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The effects of a parent delivered direct instruction reading curriculum on the early literacy skills of first grade children
This study examined the effects of a parent-delivered direct instruction reading program, on the early literacy skills of first graders at risk for reading problems. Participants were children from low SES backgrounds in a rural school district and were considered at risk for reading problems. The children's parents were taught to use the reading curriculum and asked to deliver 100 twenty-minute daily lessons. A time series multiple baseline across participants design, using fluency measures of phonemic awareness and reading as dependent measures, showed that the children who completed the program made strong gains in their reading skills. Parents indicated that they were well able to implement the program, and found it to be acceptable for use with their children.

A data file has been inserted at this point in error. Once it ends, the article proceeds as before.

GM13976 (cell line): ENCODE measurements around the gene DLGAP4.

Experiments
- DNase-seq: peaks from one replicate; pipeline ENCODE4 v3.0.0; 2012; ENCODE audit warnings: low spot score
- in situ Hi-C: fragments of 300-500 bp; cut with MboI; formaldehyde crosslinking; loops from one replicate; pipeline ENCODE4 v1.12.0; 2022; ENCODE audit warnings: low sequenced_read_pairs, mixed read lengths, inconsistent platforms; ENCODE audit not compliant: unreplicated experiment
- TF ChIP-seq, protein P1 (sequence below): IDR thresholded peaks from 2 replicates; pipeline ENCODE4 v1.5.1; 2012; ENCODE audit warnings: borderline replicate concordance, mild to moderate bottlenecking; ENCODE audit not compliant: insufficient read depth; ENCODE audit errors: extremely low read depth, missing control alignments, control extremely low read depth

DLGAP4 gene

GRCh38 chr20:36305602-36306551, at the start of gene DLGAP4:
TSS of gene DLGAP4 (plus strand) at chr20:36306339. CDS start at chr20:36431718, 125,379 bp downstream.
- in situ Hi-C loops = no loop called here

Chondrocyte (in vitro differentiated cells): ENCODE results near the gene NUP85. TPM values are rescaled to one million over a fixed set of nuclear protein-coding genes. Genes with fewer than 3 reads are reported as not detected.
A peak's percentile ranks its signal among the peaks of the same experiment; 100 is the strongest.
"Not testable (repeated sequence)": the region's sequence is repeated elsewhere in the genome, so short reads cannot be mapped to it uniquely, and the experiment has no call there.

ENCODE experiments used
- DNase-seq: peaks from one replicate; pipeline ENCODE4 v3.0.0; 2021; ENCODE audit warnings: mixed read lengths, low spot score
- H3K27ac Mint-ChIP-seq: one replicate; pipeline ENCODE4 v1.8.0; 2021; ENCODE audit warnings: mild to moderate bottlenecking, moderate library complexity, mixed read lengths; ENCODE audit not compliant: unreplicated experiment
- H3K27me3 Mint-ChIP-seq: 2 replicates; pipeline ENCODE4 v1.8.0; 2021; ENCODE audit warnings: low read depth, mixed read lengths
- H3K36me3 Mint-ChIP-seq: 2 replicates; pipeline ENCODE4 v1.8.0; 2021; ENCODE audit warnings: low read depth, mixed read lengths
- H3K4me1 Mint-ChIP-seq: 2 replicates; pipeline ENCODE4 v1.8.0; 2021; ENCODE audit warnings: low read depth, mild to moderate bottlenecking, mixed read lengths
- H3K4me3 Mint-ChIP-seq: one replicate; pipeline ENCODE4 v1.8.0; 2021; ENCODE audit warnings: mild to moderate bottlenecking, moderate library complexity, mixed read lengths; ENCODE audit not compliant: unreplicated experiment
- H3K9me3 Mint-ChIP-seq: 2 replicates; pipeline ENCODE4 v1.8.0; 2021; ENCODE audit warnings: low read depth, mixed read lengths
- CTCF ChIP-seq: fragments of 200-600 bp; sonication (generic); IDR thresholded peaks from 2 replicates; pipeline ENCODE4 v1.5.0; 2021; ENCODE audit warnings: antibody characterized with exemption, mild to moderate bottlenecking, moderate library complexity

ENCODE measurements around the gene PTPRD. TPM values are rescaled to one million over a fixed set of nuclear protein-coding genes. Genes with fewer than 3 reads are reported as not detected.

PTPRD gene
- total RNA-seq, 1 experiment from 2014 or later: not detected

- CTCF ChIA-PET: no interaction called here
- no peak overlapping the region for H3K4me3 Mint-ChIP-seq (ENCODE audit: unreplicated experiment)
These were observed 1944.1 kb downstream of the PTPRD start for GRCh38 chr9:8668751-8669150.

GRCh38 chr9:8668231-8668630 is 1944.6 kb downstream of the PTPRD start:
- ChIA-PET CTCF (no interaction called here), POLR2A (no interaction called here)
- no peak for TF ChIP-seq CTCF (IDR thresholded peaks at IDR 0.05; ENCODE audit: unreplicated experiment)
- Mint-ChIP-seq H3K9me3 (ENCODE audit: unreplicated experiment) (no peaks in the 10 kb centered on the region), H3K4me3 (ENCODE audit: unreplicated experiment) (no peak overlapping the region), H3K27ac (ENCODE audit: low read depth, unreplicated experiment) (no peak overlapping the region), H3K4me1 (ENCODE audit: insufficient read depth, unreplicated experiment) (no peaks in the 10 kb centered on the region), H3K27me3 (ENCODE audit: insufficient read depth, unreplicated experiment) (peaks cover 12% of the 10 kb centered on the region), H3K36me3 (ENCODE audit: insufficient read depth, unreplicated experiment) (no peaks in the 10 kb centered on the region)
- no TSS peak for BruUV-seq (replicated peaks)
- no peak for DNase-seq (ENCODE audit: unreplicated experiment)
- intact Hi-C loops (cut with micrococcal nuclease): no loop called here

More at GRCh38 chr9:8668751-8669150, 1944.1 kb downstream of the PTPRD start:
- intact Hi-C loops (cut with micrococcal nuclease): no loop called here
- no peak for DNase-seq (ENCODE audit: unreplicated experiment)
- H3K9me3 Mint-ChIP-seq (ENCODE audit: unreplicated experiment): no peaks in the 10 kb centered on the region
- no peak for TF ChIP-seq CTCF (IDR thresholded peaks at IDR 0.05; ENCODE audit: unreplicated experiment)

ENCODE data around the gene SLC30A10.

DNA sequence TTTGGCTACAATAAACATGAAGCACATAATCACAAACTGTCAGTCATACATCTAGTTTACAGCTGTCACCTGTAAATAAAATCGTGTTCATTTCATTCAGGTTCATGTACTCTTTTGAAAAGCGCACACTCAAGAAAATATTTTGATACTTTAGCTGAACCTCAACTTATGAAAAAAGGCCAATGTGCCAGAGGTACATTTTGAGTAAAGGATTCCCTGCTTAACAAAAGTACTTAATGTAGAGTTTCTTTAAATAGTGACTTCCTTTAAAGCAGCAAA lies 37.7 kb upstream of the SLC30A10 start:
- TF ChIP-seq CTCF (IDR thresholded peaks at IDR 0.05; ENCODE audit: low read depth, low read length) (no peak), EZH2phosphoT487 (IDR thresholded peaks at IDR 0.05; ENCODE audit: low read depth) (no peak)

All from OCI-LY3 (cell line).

Educational psychology|Literacy|Reading instruction|Elementary education
Kay, Shannon, "The effects of a parent delivered direct instruction reading curriculum on the early literacy skills of first grade children" (2003). Doctoral Dissertations Available from Proquest. AAI3165630.